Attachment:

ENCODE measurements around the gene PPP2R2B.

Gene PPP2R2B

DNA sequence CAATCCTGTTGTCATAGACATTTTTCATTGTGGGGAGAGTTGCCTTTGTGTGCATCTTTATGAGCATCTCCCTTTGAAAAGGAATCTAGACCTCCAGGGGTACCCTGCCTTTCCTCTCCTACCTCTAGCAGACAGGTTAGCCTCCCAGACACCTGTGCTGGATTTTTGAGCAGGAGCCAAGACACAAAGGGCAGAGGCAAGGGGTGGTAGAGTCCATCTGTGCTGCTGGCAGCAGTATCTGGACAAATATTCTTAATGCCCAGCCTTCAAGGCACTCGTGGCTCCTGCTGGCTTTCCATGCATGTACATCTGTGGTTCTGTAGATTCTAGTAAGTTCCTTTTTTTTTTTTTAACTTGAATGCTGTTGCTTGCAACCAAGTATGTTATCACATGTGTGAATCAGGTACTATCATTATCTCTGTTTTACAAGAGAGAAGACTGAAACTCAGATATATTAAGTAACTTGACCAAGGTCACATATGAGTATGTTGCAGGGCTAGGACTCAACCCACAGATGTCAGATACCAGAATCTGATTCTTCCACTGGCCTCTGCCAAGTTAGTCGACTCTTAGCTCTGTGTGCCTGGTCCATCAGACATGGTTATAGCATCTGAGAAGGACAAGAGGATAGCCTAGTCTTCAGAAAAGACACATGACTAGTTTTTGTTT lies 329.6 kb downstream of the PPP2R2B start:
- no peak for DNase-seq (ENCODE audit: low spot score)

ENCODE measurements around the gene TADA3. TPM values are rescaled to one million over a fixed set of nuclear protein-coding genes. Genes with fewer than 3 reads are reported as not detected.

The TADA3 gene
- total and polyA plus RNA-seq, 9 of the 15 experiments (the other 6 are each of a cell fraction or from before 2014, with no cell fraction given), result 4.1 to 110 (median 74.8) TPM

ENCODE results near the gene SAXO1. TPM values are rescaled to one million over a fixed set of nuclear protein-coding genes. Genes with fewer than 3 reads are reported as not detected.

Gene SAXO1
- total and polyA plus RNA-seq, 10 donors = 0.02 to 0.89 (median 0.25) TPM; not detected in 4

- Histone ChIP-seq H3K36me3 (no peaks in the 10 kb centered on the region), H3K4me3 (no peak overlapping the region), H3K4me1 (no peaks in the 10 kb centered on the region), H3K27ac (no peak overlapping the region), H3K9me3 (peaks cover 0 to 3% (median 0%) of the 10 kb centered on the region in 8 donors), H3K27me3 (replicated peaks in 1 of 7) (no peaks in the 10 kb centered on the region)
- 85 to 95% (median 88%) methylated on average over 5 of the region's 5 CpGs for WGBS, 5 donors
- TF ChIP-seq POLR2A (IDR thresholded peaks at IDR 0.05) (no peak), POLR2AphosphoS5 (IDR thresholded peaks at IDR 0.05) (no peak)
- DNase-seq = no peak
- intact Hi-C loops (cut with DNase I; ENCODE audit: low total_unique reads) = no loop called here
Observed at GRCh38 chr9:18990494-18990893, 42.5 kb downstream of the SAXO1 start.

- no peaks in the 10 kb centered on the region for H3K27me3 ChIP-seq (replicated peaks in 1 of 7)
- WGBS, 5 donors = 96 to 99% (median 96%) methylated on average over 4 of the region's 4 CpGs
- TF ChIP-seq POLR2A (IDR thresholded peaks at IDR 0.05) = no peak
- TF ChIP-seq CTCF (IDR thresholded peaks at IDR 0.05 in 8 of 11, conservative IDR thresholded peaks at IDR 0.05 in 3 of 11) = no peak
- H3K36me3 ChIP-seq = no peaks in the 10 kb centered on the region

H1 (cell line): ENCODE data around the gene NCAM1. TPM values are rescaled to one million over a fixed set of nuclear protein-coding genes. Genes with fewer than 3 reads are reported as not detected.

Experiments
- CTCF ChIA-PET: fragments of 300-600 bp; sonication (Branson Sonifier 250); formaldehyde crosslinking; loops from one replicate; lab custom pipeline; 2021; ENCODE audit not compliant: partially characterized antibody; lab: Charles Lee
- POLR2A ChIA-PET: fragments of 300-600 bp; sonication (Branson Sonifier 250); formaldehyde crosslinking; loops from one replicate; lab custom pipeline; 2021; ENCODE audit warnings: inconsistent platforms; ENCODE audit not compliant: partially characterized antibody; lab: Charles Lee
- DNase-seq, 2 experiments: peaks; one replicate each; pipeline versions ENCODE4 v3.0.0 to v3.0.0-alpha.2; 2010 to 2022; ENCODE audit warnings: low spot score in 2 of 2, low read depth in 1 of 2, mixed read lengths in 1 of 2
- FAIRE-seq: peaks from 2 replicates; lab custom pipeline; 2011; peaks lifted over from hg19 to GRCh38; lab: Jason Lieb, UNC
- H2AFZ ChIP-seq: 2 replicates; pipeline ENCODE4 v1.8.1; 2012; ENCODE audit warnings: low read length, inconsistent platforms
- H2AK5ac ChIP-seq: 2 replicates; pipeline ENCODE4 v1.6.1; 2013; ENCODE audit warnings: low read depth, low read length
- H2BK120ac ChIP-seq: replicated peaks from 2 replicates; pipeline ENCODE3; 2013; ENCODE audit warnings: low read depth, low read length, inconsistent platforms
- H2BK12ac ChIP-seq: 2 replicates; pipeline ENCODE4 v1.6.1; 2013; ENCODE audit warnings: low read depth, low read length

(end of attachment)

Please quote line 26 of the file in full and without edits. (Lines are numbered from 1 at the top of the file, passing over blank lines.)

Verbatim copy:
- DNase-seq, 2 experiments: peaks; one replicate each; pipeline versions ENCODE4 v3.0.0 to v3.0.0-alpha.2; 2010 to 2022; ENCODE audit warnings: low spot score in 2 of 2, low read depth in 1 of 2, mixed read lengths in 1 of 2